Actually, I am sure that I have seen this done with Axolotls (because they heal well?) on a tv doco or science program or something (some moons hence), one trained and one untrained, and the behavior did indeed go with the brain. Quite astounding, and even more astounding that one could actually train an Axolotl (I can't remember what it was trained to do, but it wasn't very impressive as I recall).
But who can tell if the little amphibian "soul" went with it, or whether the trained one suddenly thought "Hey, how did I do that thing again", and the untrained one went "Wow, I just thought of something, look at this mum!".
As I recall, the brain transfer looked like scooping the brain out with a spoon, and popping it in the other head like so much jelly - it didn't look too sophisticated. But they were wearing white lab coats, so it must be true.
I am positive that I didn't just dream this up... has someone seen something similar?
>Reply To: email@example.com
>Sent: Monday, April 19, 1999 11:34 PM
>Subject: Yes we have souls...
>You can't notice the absence of something which doesn't leave. This is the
>sum of your self-awareness. The brain has a host of complicated funcitons,
>but to assume the brain possesses consciousness is making the same mistake
>as in the dark ages when the heart was believed to hold the soul, The
>opposite is probably more true: the soul posesses your brain, heart and
>body, discarding it when times up, but cohesive and valid. No one now,
>knows how long before birth your soul posesses integrity, or for how long
>after death. In some cases, the identity, the presence of someone's soul
>affects the phsyical to communicate fleetingly with someone.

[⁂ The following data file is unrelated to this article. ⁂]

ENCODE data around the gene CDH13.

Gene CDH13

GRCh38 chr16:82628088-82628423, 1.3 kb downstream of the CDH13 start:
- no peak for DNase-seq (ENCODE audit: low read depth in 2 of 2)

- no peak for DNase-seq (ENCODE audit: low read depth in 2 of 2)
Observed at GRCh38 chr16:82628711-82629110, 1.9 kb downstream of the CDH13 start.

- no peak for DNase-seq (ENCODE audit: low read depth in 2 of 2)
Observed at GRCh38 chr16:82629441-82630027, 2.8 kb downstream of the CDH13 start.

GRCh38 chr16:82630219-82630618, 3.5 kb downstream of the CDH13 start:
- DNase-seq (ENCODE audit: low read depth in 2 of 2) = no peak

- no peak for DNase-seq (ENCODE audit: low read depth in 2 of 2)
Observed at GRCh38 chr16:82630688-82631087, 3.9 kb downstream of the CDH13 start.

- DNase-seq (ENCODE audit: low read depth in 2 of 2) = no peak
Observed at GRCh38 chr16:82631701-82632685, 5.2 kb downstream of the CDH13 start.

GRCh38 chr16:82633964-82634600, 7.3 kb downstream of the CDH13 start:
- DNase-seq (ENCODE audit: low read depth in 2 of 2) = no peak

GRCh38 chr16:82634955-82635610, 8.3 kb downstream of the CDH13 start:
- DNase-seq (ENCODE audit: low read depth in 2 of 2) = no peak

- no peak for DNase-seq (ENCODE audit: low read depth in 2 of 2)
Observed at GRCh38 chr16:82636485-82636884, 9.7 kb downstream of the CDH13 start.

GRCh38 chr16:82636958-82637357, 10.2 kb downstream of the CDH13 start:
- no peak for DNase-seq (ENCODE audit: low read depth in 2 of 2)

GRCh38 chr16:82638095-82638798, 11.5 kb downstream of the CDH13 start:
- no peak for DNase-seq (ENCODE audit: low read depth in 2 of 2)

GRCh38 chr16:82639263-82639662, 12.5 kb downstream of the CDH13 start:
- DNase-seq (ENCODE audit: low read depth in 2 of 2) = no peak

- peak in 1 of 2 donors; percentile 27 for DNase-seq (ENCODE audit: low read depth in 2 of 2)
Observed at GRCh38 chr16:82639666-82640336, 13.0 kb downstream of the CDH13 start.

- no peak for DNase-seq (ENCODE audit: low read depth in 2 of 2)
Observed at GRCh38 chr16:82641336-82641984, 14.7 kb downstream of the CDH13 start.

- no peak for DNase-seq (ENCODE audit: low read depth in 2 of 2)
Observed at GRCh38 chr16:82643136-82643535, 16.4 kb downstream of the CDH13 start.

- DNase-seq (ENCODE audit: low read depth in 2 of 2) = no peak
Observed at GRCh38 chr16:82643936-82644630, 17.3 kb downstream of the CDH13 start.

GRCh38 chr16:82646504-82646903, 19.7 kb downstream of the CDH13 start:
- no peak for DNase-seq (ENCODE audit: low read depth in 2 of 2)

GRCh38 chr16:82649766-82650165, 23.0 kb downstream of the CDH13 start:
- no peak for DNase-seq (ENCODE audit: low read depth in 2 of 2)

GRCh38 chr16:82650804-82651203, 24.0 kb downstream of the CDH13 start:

>We should perhaps understand the process of consciosness transference, by
>not only understanding and replicating the functions of the human body, and
>brain, but of opening our eyes to the real possibility that until we
>understand the basis of sentience, we can't expect uploading to fulfill our
>hopes that when the brain is moved, the self-awareness goes with it.
>This is like telling someone who has irreversible brain damage that if they
>use fetal cells to replace damaged tissue, they are going to "take on"
>another un-born identity, and nobody's sure which one will be top dog in
>the person's mind. At one time, it was feared that transplanted tissues
>would retain enough of the chemistry at the time of death to transmit
>signals to the recipients nervous system. This is unfounded, and so is the
>idea of moving the brain to move the identity.
>Someone should try it with mice, train one to do something until it's
>mastered the trick. Train another to do the opposite trick (ie. to hit one
>button out of two for food, and vice-versa). Switch their little brains
>and after they recover (if they recover) have them stimulated the same way
>to perform the trick, and see which one does what- or if they just sit
>there scratching themselves because stitches are itchy. (Which would be
>expected if the neural responses are limited to bodily function, and not to
>conciousness or memory transference.)
>Until someone finds a way to have the soul disproven by all the
>technological verve we can toss at it, or until they prove that rats brains
>contain memory and self-awareness when transferred, I'm sticking with the
>idea of a soul.